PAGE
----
UK Investors Eye Listed Ghanaian Coys
4/27/2012 1:03:06 PM -
Investors in the UK have expressed interest in acquiring shares in companies listed on the Ghana Stock Exchange (GES) this year irrespective of the impending general elections.
Richard Webster-Smith, a primary markets manager on the London Stock Exchange, in an interview with CITY & BUSINESS GUIDE on the sidelines of the African Venture Capital Association conference in Accra, said all 89 African companies listed on the London Stock Exchange (LSE) are doing massively well.
'Since 2008, Africa-focused companies listed on the LSE have raised over £4.18 billion in new and further issues across the AIM and Main Market.
'In 2011, a total of 11 Africa-focused companies joined the LSE's markets (1 Main; 10 AIM), raising a total of £272.65 million on admission. In addition, 3 companies moved from AIM to the Main Market.'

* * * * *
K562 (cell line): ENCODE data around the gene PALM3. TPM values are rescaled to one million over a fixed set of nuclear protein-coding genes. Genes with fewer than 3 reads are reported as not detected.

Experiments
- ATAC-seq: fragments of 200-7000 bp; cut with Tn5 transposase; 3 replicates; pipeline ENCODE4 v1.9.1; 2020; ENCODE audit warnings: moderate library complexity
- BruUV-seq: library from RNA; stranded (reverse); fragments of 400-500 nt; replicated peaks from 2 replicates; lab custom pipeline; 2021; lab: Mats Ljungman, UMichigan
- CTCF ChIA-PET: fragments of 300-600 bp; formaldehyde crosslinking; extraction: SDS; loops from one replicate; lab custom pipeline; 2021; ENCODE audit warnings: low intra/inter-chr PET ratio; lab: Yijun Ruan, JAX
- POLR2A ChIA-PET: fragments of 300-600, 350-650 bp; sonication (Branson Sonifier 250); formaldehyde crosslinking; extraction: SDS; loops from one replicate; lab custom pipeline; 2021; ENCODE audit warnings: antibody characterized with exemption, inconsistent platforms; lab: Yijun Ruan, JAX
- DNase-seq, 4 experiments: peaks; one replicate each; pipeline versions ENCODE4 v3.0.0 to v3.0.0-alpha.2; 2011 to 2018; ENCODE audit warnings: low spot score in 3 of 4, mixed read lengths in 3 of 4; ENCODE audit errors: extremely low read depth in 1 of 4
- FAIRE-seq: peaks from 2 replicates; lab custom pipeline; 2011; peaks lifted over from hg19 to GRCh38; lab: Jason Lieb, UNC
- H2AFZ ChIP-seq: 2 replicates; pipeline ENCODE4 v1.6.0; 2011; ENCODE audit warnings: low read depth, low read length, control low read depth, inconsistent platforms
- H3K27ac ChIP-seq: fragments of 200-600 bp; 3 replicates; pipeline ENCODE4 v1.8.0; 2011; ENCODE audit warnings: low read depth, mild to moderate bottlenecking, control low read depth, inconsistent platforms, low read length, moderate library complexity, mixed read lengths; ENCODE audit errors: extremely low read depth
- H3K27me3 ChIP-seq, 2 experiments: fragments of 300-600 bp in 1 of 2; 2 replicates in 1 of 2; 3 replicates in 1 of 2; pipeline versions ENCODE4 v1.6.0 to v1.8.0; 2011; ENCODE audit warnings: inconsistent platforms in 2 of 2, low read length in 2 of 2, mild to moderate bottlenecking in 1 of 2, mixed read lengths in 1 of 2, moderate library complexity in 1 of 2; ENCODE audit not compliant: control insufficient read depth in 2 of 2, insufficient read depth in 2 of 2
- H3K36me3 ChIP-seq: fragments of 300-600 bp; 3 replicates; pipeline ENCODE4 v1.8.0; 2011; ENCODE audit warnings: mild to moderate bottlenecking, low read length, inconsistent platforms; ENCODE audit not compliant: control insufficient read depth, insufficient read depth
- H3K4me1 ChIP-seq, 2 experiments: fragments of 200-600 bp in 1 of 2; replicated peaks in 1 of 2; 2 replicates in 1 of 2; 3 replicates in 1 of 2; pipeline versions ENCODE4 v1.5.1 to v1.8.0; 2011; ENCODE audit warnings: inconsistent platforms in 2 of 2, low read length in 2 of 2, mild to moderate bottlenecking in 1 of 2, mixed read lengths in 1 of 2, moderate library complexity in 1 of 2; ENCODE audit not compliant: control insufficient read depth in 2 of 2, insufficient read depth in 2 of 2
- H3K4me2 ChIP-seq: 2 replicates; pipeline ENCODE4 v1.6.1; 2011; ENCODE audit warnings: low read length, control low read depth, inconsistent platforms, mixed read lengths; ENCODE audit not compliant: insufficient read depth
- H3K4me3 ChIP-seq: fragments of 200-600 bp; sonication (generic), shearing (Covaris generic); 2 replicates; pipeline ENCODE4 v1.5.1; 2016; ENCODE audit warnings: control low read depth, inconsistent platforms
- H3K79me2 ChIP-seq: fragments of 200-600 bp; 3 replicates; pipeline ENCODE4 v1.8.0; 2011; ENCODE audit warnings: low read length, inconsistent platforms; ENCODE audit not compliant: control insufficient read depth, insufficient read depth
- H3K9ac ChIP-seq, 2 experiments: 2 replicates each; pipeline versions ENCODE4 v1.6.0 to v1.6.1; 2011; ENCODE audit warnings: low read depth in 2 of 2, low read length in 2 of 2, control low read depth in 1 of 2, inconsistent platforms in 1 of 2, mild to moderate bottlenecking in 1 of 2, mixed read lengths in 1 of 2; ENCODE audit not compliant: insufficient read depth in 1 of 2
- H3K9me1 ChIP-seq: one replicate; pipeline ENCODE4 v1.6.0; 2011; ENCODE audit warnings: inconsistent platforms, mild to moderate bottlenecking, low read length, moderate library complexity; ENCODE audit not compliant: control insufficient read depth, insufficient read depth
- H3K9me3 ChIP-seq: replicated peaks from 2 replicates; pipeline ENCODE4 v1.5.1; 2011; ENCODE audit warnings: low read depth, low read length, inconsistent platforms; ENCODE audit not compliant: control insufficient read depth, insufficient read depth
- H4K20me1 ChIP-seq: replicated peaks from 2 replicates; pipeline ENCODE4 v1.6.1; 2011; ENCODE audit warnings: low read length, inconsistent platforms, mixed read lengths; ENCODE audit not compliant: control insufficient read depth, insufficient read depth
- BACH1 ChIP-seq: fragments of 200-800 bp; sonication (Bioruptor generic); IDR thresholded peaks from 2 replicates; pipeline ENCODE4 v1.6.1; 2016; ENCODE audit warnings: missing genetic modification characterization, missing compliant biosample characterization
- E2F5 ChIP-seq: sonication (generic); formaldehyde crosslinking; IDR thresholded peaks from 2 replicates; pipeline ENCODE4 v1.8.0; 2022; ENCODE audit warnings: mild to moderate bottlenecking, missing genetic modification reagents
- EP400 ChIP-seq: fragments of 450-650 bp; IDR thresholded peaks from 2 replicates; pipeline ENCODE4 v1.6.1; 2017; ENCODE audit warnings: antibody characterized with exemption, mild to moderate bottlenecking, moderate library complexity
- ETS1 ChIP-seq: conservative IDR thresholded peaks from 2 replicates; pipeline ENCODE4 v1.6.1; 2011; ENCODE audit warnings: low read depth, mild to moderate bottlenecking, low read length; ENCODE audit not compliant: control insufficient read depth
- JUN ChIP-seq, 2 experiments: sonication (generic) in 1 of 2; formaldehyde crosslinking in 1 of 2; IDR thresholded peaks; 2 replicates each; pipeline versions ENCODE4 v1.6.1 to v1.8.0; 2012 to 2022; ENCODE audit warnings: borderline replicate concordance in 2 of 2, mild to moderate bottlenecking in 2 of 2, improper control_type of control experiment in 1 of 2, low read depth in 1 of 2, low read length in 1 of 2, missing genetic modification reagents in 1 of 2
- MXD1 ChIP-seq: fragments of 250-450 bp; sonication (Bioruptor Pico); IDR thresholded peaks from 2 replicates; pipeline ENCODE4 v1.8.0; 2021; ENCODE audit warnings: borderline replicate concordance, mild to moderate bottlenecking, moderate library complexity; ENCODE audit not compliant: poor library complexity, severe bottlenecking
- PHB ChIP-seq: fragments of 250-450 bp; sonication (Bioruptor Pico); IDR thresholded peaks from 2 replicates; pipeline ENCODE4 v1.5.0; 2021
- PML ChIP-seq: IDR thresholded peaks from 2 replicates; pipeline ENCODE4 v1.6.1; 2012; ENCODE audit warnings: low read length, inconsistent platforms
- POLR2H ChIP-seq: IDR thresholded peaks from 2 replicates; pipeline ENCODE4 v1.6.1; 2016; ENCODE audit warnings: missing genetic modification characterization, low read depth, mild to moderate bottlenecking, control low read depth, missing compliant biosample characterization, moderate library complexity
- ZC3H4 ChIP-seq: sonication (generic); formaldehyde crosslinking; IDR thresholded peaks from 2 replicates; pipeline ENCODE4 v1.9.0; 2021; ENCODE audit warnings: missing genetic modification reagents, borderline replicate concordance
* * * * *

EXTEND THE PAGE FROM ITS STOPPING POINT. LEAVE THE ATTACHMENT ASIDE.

Mr Webster-Smith revealed that Ghana is a market that attracts international investors, adding that the local market will see further listings.
'We think we are impressed by the development in Ghana, as a leading market in Africa and we think that in the medium to long term an exciting development will unfold.'
Commenting on whether investors in the UK were not deterred by the impending elections in December, the primary markets manager stated: 'Investors understand the situation and are willing to make investments without any risks knowing it will lead to returns.'
He said Ghana has unique opportunities at the Jubilee Oilfield, in addition to several long-term opportunities in the services sector. Also, he said a lot of international business people are looking at Ghana's political stability, infrastructure and education levels.
23 sub-Saharan Africa-focused companies have share listings on LSE's Main Market, some of which include Anglogold Ashanti, Tullow, Afren, Realto Energy and Lonrho, among a host of others.
Investors on the LSE are also eyeing investment opportunities in Nigeria, Cote d'Ivoire and other politically-stable countries within West Africa.
By Samuel Boadi